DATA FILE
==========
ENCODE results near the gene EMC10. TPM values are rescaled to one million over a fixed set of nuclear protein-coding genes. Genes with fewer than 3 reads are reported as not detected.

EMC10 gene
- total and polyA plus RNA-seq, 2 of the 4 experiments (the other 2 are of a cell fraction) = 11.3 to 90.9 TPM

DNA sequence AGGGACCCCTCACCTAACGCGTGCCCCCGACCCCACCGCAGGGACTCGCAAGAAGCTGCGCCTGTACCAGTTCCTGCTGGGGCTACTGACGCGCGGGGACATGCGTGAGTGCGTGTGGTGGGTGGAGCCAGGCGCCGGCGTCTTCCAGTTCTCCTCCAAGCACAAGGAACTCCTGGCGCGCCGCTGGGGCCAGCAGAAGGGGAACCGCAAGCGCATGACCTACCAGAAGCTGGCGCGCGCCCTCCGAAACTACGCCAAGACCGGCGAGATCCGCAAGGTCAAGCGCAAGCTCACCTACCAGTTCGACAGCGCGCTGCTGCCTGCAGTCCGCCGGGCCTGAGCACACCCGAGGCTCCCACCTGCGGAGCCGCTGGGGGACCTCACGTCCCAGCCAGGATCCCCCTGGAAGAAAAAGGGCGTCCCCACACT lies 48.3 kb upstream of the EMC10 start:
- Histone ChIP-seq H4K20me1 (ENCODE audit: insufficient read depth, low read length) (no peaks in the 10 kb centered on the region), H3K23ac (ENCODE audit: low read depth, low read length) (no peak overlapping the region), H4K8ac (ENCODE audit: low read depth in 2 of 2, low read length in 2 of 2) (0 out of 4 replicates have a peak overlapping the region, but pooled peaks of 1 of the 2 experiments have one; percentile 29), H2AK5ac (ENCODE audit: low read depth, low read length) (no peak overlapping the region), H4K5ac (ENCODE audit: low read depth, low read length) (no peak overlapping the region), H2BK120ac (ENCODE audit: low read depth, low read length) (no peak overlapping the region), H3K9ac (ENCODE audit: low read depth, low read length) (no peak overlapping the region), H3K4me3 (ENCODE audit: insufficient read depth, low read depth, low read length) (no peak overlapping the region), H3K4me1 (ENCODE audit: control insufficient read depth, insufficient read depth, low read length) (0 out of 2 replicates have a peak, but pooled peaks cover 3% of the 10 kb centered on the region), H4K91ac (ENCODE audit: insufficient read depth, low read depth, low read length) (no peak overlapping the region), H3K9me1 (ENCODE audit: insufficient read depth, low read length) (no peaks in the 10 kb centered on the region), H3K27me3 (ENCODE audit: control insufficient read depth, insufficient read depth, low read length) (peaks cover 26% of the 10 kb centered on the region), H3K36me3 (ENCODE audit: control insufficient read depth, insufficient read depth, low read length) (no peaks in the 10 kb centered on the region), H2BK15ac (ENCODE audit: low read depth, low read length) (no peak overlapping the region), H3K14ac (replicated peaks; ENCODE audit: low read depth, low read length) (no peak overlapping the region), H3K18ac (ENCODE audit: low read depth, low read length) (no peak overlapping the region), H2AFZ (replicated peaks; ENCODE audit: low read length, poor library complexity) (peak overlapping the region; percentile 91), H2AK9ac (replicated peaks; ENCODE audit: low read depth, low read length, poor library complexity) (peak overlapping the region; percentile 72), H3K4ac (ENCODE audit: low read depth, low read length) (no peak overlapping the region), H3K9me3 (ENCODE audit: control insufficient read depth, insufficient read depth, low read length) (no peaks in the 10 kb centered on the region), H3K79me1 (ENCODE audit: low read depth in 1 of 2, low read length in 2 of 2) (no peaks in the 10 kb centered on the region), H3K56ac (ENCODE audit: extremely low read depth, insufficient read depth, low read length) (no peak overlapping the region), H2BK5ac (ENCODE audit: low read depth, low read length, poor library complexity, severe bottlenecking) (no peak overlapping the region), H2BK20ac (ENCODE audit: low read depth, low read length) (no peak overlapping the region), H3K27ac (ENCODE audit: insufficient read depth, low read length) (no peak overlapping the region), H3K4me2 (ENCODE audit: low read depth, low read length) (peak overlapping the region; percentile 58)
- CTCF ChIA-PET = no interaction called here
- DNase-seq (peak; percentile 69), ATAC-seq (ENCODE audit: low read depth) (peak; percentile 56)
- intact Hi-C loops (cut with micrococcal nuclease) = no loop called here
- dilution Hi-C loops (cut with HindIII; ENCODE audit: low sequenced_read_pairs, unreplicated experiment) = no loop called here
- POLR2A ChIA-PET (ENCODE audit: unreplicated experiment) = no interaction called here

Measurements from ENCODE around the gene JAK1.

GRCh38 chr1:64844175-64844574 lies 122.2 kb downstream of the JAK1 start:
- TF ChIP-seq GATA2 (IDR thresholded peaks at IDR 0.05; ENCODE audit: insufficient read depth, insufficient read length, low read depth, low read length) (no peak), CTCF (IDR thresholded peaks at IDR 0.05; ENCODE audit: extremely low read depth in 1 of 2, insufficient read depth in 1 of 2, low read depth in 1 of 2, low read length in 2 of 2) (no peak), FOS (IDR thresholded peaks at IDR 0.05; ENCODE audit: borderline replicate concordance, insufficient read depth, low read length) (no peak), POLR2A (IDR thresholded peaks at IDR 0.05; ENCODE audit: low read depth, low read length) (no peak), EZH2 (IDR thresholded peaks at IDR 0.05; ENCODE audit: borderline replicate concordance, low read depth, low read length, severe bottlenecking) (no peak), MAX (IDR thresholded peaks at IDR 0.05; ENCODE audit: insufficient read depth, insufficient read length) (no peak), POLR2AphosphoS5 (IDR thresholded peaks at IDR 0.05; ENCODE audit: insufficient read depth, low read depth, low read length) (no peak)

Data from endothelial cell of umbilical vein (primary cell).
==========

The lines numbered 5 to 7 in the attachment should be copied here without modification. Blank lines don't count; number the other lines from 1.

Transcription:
- Histone ChIP-seq H4K20me1 (ENCODE audit: insufficient read depth, low read length) (no peaks in the 10 kb centered on the region), H3K23ac (ENCODE audit: low read depth, low read length) (no peak overlapping the region), H4K8ac (ENCODE audit: low read depth in 2 of 2, low read length in 2 of 2) (0 out of 4 replicates have a peak overlapping the region, but pooled peaks of 1 of the 2 experiments have one; percentile 29), H2AK5ac (ENCODE audit: low read depth, low read length) (no peak overlapping the region), H4K5ac (ENCODE audit: low read depth, low read length) (no peak overlapping the region), H2BK120ac (ENCODE audit: low read depth, low read length) (no peak overlapping the region), H3K9ac (ENCODE audit: low read depth, low read length) (no peak overlapping the region), H3K4me3 (ENCODE audit: insufficient read depth, low read depth, low read length) (no peak overlapping the region), H3K4me1 (ENCODE audit: control insufficient read depth, insufficient read depth, low read length) (0 out of 2 replicates have a peak, but pooled peaks cover 3% of the 10 kb centered on the region), H4K91ac (ENCODE audit: insufficient read depth, low read depth, low read length) (no peak overlapping the region), H3K9me1 (ENCODE audit: insufficient read depth, low read length) (no peaks in the 10 kb centered on the region), H3K27me3 (ENCODE audit: control insufficient read depth, insufficient read depth, low read length) (peaks cover 26% of the 10 kb centered on the region), H3K36me3 (ENCODE audit: control insufficient read depth, insufficient read depth, low read length) (no peaks in the 10 kb centered on the region), H2BK15ac (ENCODE audit: low read depth, low read length) (no peak overlapping the region), H3K14ac (replicated peaks; ENCODE audit: low read depth, low read length) (no peak overlapping the region), H3K18ac (ENCODE audit: low read depth, low read length) (no peak overlapping the region), H2AFZ (replicated peaks; ENCODE audit: low read length, poor library complexity) (peak overlapping the region; percentile 91), H2AK9ac (replicated peaks; ENCODE audit: low read depth, low read length, poor library complexity) (peak overlapping the region; percentile 72), H3K4ac (ENCODE audit: low read depth, low read length) (no peak overlapping the region), H3K9me3 (ENCODE audit: control insufficient read depth, insufficient read depth, low read length) (no peaks in the 10 kb centered on the region), H3K79me1 (ENCODE audit: low read depth in 1 of 2, low read length in 2 of 2) (no peaks in the 10 kb centered on the region), H3K56ac (ENCODE audit: extremely low read depth, insufficient read depth, low read length) (no peak overlapping the region), H2BK5ac (ENCODE audit: low read depth, low read length, poor library complexity, severe bottlenecking) (no peak overlapping the region), H2BK20ac (ENCODE audit: low read depth, low read length) (no peak overlapping the region), H3K27ac (ENCODE audit: insufficient read depth, low read length) (no peak overlapping the region), H3K4me2 (ENCODE audit: low read depth, low read length) (peak overlapping the region; percentile 58)
- CTCF ChIA-PET = no interaction called here
- DNase-seq (peak; percentile 69), ATAC-seq (ENCODE audit: low read depth) (peak; percentile 56)